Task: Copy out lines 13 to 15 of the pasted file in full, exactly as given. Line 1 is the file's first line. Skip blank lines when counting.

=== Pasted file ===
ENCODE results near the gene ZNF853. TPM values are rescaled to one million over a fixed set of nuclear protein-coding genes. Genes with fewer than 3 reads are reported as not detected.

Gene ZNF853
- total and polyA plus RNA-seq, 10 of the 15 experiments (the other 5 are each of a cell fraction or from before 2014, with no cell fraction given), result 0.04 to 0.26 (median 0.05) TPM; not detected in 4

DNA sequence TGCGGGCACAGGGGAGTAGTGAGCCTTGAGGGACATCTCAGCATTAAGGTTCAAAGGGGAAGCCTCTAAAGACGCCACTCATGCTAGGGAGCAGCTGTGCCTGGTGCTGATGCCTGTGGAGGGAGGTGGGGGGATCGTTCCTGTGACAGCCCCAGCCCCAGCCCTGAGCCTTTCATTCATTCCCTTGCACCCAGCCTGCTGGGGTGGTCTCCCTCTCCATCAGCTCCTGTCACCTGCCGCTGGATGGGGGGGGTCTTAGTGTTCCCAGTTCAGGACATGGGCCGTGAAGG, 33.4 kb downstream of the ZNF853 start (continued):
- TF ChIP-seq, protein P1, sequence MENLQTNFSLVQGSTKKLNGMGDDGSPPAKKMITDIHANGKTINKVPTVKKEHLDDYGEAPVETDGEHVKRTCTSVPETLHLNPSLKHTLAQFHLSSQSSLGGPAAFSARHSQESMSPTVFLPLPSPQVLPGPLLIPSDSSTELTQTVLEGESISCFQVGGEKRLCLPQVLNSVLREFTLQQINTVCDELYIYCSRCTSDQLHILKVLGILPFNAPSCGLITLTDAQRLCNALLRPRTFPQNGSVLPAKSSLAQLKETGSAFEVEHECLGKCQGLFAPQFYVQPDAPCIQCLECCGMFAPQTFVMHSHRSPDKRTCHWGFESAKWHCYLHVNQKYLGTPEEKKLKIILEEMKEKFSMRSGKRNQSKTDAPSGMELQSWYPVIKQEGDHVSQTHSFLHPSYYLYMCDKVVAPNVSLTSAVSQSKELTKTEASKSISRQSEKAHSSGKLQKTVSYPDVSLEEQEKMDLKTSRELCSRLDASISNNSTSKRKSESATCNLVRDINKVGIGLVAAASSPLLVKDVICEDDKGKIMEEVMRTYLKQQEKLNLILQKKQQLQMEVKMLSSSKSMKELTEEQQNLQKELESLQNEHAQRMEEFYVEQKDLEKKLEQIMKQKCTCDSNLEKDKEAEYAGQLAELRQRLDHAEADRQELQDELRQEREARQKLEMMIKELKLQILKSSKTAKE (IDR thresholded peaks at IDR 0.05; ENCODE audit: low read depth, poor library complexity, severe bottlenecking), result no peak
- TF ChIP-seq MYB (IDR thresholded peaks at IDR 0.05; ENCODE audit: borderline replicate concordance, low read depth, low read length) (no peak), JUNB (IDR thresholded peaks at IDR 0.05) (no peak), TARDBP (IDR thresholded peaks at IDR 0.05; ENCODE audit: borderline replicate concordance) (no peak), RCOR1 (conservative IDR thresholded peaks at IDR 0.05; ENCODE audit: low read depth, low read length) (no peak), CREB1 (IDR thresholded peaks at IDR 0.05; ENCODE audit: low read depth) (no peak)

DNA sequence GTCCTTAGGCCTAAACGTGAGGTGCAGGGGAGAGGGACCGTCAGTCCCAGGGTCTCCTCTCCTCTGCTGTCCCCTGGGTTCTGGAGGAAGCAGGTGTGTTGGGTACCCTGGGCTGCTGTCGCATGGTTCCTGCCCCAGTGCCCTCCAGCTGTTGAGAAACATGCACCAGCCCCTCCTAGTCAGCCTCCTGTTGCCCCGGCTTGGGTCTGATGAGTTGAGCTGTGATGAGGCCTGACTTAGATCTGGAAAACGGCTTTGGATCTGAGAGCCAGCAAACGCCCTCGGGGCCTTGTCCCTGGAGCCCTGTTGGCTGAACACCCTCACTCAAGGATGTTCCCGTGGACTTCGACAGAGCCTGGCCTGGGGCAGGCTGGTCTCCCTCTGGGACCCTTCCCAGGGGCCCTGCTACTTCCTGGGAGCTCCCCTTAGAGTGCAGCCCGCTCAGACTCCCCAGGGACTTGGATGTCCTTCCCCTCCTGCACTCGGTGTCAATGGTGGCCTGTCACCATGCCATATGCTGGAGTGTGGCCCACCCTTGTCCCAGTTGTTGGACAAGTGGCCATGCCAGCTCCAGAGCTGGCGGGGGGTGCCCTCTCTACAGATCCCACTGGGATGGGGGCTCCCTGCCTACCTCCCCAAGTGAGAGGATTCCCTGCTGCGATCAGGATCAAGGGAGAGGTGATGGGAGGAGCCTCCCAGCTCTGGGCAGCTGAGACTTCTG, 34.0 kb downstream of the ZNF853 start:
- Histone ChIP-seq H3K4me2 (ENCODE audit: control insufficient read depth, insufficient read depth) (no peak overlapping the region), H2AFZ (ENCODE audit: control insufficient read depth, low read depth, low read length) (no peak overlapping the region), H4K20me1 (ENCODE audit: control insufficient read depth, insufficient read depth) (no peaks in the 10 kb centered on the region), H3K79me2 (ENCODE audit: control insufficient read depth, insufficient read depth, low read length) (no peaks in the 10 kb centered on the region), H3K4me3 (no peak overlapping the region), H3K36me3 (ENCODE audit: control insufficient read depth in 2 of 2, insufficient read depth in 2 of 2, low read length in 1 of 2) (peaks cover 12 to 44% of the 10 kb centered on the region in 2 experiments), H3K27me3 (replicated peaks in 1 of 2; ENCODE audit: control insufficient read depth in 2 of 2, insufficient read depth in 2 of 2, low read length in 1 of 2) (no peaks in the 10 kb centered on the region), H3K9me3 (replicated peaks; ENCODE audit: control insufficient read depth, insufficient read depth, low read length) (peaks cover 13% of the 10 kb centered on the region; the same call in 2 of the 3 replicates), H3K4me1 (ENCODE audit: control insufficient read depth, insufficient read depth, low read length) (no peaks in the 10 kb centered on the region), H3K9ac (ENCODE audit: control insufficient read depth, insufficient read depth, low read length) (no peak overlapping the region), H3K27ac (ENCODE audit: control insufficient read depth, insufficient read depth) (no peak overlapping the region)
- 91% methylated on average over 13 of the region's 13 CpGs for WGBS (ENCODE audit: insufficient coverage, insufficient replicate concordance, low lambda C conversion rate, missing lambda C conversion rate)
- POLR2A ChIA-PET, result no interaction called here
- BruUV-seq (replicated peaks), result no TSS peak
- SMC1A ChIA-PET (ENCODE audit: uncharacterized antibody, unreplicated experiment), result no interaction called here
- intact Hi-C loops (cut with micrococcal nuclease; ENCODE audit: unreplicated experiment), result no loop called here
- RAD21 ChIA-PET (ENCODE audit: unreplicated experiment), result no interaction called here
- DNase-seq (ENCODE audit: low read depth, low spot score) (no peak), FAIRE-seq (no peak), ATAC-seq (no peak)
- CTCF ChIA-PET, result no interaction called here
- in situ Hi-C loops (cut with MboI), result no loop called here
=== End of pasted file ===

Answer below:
- intact Hi-C loops (cut with micrococcal nuclease; ENCODE audit: unreplicated experiment), result no loop called here
- RAD21 ChIA-PET (ENCODE audit: unreplicated experiment), result no interaction called here
- DNase-seq (ENCODE audit: low read depth, low spot score) (no peak), FAIRE-seq (no peak), ATAC-seq (no peak)